Elsewhere, with war clouds threatening, Lord North, never doubting that his aristocratic status ensures the importance of his views, claims to know the author’s name but then inveighs against writers at large: “Always writing instead of doing. And then they have the most extraordinary opinions.” Alongside his easy assumption of the superiority of his class is Mrs Fothergill’s dismissal of the annual rural festival of the last days of the hops-picking: “All kinds of rough types allowed. I never attend” – and, qualifying this somewhat, Uncle John’s reaction to the “pagan festival”: “[It] will do Lord North good to be reminded that this is England the ancient and that we fight for her as much as for the prim town and the glittering city.” And the war itself won’t necessarily do away with the class barriers. Hugh, the medico, will of course be an officer, and Snout, Beatrice’s gifted Latin pupil but from a background that mingles the lower orders with gypsies, will be lucky to be a batman.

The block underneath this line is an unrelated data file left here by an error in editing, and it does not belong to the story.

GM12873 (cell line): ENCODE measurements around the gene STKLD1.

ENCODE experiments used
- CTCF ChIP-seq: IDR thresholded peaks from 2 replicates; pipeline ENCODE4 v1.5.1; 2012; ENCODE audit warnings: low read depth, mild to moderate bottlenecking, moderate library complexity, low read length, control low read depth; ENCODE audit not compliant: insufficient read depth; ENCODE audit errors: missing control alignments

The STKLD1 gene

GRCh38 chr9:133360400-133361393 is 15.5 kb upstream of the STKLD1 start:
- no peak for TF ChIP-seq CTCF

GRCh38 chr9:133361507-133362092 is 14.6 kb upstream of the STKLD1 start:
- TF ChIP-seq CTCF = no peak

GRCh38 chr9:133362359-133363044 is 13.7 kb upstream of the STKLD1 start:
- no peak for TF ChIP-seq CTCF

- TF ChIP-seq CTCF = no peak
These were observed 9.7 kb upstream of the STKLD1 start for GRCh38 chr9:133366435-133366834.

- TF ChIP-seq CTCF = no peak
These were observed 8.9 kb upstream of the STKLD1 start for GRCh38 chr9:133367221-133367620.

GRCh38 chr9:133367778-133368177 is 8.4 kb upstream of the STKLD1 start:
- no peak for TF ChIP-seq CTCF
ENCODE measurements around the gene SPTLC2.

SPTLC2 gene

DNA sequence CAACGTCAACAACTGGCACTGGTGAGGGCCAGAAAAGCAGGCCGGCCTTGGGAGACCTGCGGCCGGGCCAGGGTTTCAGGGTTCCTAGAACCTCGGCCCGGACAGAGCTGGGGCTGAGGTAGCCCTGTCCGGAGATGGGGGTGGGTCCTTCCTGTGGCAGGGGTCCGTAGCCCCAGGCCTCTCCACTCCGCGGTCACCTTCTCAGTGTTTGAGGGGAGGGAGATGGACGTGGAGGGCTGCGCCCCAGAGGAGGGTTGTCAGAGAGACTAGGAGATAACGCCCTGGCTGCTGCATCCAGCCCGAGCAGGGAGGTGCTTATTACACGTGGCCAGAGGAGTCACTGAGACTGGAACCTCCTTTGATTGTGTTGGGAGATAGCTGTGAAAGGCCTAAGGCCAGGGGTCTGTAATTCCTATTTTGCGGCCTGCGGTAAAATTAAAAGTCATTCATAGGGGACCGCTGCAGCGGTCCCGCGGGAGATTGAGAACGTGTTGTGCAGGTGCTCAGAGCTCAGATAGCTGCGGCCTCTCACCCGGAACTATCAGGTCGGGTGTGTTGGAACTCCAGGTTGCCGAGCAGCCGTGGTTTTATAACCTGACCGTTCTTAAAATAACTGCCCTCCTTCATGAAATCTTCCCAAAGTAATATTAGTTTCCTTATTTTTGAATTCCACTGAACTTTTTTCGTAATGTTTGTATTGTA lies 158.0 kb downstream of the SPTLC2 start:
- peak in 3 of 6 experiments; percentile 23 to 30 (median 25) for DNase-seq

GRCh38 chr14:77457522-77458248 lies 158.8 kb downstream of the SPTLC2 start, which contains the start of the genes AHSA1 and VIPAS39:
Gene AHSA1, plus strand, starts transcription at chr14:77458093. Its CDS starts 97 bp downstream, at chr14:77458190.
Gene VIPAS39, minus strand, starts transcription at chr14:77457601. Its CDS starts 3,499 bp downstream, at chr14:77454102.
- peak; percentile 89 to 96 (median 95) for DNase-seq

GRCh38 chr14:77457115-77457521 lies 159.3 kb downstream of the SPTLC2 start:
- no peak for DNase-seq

Simonson contrives to offer a panoramic view of a society on the brink of – and into – war, while at the same time providing compelling close-ups of individual lives as they respond to its challenges. It would be over the top to call it a contemporary Middlemarch, but with its wit, its comprehensive sympathies and its awareness of the structures and prejudices of late Edwardian England, it makes for utterly absorbing reading. And being “a good read” is a real bonus, especially in so fat a volume that has more going for it than it is easy to do justice to in a review. •